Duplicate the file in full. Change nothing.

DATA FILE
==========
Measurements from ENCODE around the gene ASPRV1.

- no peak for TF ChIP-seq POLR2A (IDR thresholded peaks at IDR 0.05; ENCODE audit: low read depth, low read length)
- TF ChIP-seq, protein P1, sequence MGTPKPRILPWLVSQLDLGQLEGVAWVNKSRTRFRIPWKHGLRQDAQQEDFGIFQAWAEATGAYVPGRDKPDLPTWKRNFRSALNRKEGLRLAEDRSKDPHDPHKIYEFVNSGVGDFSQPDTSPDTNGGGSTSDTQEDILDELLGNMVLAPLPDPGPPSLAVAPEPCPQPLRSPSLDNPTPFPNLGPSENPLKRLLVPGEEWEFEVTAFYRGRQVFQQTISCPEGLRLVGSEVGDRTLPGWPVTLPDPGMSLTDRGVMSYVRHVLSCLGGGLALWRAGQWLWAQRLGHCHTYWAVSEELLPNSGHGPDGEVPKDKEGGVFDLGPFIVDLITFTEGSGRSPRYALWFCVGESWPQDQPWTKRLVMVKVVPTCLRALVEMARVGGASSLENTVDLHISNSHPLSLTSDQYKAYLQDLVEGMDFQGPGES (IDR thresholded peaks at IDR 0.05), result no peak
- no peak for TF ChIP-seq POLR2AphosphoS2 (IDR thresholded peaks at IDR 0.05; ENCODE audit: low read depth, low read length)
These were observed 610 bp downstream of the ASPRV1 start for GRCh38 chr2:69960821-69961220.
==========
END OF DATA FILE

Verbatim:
Measurements from ENCODE around the gene ASPRV1.

- no peak for TF ChIP-seq POLR2A (IDR thresholded peaks at IDR 0.05; ENCODE audit: low read depth, low read length)
- TF ChIP-seq, protein P1, sequence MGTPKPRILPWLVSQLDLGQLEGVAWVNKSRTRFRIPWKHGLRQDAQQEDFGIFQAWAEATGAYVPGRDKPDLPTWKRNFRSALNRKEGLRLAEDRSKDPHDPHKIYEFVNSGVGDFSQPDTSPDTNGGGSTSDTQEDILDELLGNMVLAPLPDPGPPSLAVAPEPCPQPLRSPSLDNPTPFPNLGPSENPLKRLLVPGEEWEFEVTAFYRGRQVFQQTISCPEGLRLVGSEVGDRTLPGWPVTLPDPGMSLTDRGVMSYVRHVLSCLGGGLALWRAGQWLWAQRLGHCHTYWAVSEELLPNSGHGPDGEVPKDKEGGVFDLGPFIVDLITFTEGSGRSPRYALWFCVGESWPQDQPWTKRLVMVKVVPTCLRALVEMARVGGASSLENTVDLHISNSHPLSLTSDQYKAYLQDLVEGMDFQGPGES (IDR thresholded peaks at IDR 0.05), result no peak
- no peak for TF ChIP-seq POLR2AphosphoS2 (IDR thresholded peaks at IDR 0.05; ENCODE audit: low read depth, low read length)
These were observed 610 bp downstream of the ASPRV1 start for GRCh38 chr2:69960821-69961220.